A Five-Step Blueprint For Mavs Over Miami
As last Wednesday turned into Thursday, and as the Western Conference Finals turned into history on the path to the NBA Finals, I huddled with Dallas Mavericks GM Donnie Nelson and asked him about "a plan.''
"Oh, Rick Carlisle and the coaching staff will probably take about an hour before they get back to work and start putting together a plan,'' Donnie said.
He thought I meant a gameplan. I was just talking about, like, a social plan. Someplace where he and the fellas might go grab a beer. But this speaks yet again to the focus of an organization that has indeed spent the last few days trying to orchestrate an approach that will allow Dallas to overcome the Miami Heat for its first-ever championship.
Here's a five-step plan that can help … Dallas Can Win The NBA Title If These Five Things Go Right …
1 Maintain their Kidd-led composure. "He does so many things that cannot be quantified on the stats sheet," Carlisle said. "Just from having a calming influence, a knack for hitting big shots and finding the window to deliver the ball at the right time to the right guy. And defensively … he's a guy that's directing traffic out there for us."
What Kidd is expected to do for this team, starting with Game 1 on Tuesday in Miami, is in sharp contrast to how business was conducted when it was Dallas-at-Miami in the 2006 Finals.
That was a clusterbleep.
From accidentally-called timeouts to strategic gaffes to panicky hotel re-arrangements to wild-eyed accusations of league conspiracies, Mavericks leadership from then-coach Avery Johnson, owner Mark Cuban, veteran Jerry Stackhouse and star Dirk Nowitzki didn't total up what Kidd now offers this club with one cool, monotone sentence.
"Everybody's calm,'' said Kidd, describing the mood of the huddle in late-game situations. "The crowd might be a little uneasy, especially when we're at home, but the guys don't panic."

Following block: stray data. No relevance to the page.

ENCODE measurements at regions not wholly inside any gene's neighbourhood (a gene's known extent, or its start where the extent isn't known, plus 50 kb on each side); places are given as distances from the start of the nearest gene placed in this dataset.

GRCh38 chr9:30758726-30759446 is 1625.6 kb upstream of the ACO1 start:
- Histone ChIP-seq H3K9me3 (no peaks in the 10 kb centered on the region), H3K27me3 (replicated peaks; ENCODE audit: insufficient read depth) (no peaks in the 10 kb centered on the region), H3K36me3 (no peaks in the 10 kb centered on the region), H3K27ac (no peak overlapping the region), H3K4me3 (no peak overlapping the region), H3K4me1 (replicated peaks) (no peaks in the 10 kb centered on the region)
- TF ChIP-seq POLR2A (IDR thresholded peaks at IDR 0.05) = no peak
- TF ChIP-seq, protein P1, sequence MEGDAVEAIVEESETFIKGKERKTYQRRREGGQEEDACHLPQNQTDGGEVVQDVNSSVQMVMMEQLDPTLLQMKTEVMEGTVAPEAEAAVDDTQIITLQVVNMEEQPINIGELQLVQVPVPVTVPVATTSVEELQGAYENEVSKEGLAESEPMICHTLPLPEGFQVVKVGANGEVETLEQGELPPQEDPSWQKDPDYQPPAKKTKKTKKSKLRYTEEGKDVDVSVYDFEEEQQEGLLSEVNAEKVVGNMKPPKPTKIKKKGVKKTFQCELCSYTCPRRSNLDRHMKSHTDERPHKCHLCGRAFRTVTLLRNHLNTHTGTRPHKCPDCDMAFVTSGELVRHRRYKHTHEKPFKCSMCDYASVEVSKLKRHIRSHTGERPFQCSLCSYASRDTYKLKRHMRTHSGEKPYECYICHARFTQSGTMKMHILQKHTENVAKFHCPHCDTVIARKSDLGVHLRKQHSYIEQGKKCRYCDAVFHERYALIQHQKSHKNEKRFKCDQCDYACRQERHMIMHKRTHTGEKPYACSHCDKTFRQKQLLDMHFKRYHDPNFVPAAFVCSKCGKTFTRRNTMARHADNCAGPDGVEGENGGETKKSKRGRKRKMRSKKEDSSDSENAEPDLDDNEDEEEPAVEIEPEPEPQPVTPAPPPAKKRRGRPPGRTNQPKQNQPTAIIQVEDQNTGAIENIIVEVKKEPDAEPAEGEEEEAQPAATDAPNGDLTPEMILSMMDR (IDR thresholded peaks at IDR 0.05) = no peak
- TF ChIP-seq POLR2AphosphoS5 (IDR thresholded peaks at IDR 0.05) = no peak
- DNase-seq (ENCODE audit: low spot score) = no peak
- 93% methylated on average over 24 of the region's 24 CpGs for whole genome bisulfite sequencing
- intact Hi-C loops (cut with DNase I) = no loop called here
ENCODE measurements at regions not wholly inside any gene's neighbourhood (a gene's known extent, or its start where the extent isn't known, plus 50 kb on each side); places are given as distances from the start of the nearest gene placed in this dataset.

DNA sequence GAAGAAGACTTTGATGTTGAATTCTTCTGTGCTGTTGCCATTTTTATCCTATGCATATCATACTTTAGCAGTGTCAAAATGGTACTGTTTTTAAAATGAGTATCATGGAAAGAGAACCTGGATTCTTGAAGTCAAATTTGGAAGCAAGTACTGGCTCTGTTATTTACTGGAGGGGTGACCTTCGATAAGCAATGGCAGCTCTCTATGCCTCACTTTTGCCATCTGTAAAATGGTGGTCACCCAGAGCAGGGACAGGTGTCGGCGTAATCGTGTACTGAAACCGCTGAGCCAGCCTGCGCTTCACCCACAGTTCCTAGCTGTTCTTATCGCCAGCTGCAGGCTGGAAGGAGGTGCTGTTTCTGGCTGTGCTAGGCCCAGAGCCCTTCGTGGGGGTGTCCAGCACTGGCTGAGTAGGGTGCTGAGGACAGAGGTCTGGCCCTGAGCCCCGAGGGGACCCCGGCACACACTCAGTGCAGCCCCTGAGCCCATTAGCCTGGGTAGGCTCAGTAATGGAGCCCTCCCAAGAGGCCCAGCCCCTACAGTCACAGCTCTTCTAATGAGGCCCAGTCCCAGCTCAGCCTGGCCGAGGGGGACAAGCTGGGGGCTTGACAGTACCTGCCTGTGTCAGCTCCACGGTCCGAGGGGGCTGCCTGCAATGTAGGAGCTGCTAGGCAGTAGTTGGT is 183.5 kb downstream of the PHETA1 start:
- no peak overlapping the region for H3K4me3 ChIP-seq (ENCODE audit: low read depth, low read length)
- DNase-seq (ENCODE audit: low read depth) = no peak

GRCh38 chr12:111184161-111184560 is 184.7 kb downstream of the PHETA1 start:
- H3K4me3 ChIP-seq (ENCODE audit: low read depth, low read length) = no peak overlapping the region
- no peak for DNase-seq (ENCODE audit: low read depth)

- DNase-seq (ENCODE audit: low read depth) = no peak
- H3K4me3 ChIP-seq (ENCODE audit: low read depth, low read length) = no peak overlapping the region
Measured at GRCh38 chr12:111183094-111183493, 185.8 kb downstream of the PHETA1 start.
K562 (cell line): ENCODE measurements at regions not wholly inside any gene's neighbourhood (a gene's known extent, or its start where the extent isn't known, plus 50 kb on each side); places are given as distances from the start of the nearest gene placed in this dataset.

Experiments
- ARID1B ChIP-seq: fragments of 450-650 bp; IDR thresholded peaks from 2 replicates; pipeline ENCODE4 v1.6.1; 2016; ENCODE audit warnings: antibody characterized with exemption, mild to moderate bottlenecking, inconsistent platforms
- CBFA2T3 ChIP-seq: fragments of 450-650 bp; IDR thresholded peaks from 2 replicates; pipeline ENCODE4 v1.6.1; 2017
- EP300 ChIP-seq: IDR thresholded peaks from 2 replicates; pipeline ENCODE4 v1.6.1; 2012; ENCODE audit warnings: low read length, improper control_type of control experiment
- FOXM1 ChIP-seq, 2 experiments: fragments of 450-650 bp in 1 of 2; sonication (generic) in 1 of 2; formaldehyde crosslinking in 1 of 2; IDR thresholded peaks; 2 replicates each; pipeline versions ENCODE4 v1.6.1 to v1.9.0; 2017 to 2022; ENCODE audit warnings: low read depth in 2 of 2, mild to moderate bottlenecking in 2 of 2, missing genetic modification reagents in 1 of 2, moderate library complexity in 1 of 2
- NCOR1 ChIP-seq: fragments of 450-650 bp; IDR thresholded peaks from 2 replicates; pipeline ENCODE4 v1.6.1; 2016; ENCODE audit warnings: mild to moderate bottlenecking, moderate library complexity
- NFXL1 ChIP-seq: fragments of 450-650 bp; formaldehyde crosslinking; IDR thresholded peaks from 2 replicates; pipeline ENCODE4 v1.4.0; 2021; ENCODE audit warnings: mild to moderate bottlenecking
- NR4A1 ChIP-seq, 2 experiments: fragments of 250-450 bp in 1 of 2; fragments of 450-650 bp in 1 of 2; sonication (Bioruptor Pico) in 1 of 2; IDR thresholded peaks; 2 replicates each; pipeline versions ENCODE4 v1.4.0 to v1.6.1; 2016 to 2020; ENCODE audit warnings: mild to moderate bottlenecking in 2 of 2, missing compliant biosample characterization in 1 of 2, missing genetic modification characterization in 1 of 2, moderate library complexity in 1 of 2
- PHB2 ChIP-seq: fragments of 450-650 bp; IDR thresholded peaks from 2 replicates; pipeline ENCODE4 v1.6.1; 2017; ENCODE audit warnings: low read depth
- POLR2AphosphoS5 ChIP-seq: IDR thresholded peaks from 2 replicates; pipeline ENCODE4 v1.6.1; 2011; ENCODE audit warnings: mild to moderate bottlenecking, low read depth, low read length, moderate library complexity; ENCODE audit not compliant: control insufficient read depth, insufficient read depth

That's because Jason Kidd won't let them.
2 Make LeBron work overtime. So LeBron might cover Dirk, eh?
Let me reiterate:
It's a fun theory. Almost makes sense on paper, too. And after LeBron volunteered to cover Derrick Rose in the ECF (shut him down, really, in a short stint), MVP-vs.-MVP is worth talking about.
So Dirk does.
"We've got to be ready for whatever," Dirk said. "If LeBron's at the 4, we've got to adjust. But I don't think that's anything we haven't seen all year. We've seen small lineups, we've seen bigger lineups."
But there's one thing we haven't seen: Miami's LeBron covering Dallas' Dirk.
I've dug through the videos of both meetings this year, and I see a lot of Bosh on Dirk. I see lots of Joel Anthony on him. And in the final minute of one of the two Dallas wins in the two meetings, I see Dexter Pittman (!) guarding Dirk.
Now, personnel has changed since those games. Most notably, Caron Butler isn't in the lineup -- and he's the guy who often drew the LeBron assignment. Additionally, Miami didn't have the then-injured Udonis Haslem available. But when it did? In the six games in the 2006 Finals, Haslem-on-Nowitzki resulted in Dirk shooting only 31 percent.
So pending further notice -- that is, pending Tuesday night in Miami -- LeBron-on-Dirk is nothing more than a fanciful notion. (Indeed, here's how cheap talk is: Miami swears its planning on using LeBron to guard ... JJB?!)